A New Era

Something about the chill in the air in September that gets me wistful.  I think about baseball season coming to an end which is always sad.  I think about when I was a kid and school would start, which meant that leaves would change, plant life would die, and birds go south for winter.  Growing up at the shore it meant the bennies would all go home and make it enjoyable again.

Now that I’m older it reminds me not only of that piece of information (that I’m not getting any younger that’s for sure), but as sure as death and taxes, the Mets leave me wishing for more.

What’s more: I was also reminded of better days.  I remember watching Mets games in October as a child.  I remember watching Mets in the playoffs as an adult in October.

But ultimately, I was reminded of Chipper Jones not only in my youth but in his youth.  And though I rode him mercilessly, it brings me back.  To the simpler days.  To when I watched Mets postseason games at Uncle Gene and Aunt Melissa’s house.  How when my dad told me when we were leaving San Francisco one year that Chipper Jones won the MVP award, I muttered, “Larry Fine.”

Some things will remind me that I’m getting older.  Like the fact that when I drink a milkshake my ass jiggles for a week. Like that I’m training for the marathon, and I’m not recovering from harsh workouts like I used to.  That I might need to invest in plastic surgery because gravity is taking toll.

But mostly that something weird is that I was sad to see Chipper Jones leave us at Not Shea for the last time.  Not that I’ll miss him kick our ass.  That part I won’t miss.

It means I’m no longer young.  The retirement of Chipper Jones means part of my youth is also gone.  Gone are the days of watching the Mets and Braves in the playoffs.  Yes, I know those were long gone.  But those memories I hold near and dear to my heart. The Mets will always be around, testing the very limits of futility.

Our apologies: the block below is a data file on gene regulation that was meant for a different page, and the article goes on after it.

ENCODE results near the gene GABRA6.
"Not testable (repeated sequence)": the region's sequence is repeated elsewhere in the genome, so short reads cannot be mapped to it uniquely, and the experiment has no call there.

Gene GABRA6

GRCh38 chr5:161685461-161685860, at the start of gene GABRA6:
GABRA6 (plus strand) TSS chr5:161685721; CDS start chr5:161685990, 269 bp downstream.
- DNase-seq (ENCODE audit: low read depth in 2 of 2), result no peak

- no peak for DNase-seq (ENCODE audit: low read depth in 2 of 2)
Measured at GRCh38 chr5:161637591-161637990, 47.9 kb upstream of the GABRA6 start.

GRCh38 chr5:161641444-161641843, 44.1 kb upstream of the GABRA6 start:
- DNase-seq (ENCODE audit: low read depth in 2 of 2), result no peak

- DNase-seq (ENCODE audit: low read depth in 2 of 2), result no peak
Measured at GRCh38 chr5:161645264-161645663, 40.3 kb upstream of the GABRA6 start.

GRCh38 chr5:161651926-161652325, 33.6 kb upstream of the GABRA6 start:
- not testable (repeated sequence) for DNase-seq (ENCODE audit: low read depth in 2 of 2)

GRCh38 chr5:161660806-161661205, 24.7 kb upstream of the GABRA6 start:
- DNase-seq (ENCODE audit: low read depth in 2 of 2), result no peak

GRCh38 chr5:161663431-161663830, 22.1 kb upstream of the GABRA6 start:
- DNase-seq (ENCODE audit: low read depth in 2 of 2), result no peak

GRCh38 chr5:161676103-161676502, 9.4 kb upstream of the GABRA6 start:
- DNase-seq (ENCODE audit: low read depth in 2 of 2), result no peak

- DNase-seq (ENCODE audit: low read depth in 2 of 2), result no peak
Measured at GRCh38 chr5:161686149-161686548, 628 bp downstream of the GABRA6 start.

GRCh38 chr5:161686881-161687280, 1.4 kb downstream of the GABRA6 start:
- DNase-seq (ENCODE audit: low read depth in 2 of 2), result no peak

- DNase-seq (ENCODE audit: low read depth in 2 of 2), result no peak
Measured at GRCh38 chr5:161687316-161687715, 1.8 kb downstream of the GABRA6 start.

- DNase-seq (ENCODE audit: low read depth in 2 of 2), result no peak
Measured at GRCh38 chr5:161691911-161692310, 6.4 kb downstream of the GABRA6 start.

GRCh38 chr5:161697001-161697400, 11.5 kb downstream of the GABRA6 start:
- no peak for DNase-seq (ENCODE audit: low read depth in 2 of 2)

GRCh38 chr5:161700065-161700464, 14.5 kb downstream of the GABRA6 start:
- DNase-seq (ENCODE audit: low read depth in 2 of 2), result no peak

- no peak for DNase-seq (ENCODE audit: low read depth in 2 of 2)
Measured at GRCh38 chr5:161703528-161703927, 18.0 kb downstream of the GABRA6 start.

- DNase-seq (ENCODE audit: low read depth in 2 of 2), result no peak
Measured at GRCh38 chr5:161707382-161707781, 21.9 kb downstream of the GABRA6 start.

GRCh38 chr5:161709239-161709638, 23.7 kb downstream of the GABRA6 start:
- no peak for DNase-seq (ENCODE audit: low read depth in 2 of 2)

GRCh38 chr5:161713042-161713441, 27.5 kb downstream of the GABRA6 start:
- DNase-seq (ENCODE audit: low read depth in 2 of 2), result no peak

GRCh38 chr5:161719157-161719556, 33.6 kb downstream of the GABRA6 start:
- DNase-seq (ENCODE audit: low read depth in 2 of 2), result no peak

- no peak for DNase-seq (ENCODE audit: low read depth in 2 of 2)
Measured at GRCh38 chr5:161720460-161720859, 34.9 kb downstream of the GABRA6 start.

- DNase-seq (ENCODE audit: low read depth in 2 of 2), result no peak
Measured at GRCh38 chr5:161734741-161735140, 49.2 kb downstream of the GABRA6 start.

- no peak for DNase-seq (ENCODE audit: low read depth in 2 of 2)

I first learned about him in my 20s during the Braves hey-day in the late 1990s.  I got to know him intimately during the late season runs with those lovable black jersey wearing Mets in those years.  As sure as death and taxes, like the Mets leaving me to wish for something more, Chipper was going to stick it to us no matter what.

And yesterday we got to show some respect to the man who probably played the game the right way.  His name was never tarnished with PEDs.  His team was always in the thick of things late in the season.

As the pre-autumn chill hit the air, and the first football games were played for the 2012 season…I saw Chipper Jones take his last at-bat in Flushing.

And I was actually sad about it.

Like I said, it’s mostly for selfish reasons.  Most people know my slight obsession with Cal Ripken from the Baltimore Orioles.  When he retired, I was in my 20s still.  I drove down to Baltimore to see him play at home one last time for this retirement game.  I was sad to see him go but in a different way.  I never saw him intimately involved with killing my team personally.  I was sad for baseball that a great was leaving.

This time around is different.  It’s really the end of an era, for me as a Mets fan.

A generation has passed.  A generation of futility.  The one person to remind us of it was Larry Wayne Jones.  Now he’s no longer around to do it.

The only person reminding us of our futility is ourselves.

That’s no fun.

Let’s face it.  For years and year, Larry Jones made it a habit to kick our ass when it counted.  Now we just kick our own ass when we’re down and it doesn’t even count.  That’s no fun.  At least there was an element of collaboration there.  Now it’s simply self-defeatist.

A wise man once sang that “Life is a series of hellos and goodbyes,” and it’s time for goodbye again.  This time it means something.

It means we’re getting older.  It means another fall is going to pass, and turn into winter.  It also means that spring and summer will be around the corner once again.

It means that we’ll never see Chipper Jones play against the Mets anymore.  Some people are happy about it, but I’m sad.

It means that I have to acknowledge that I, too, am getting older.  And that’s no fun at all.

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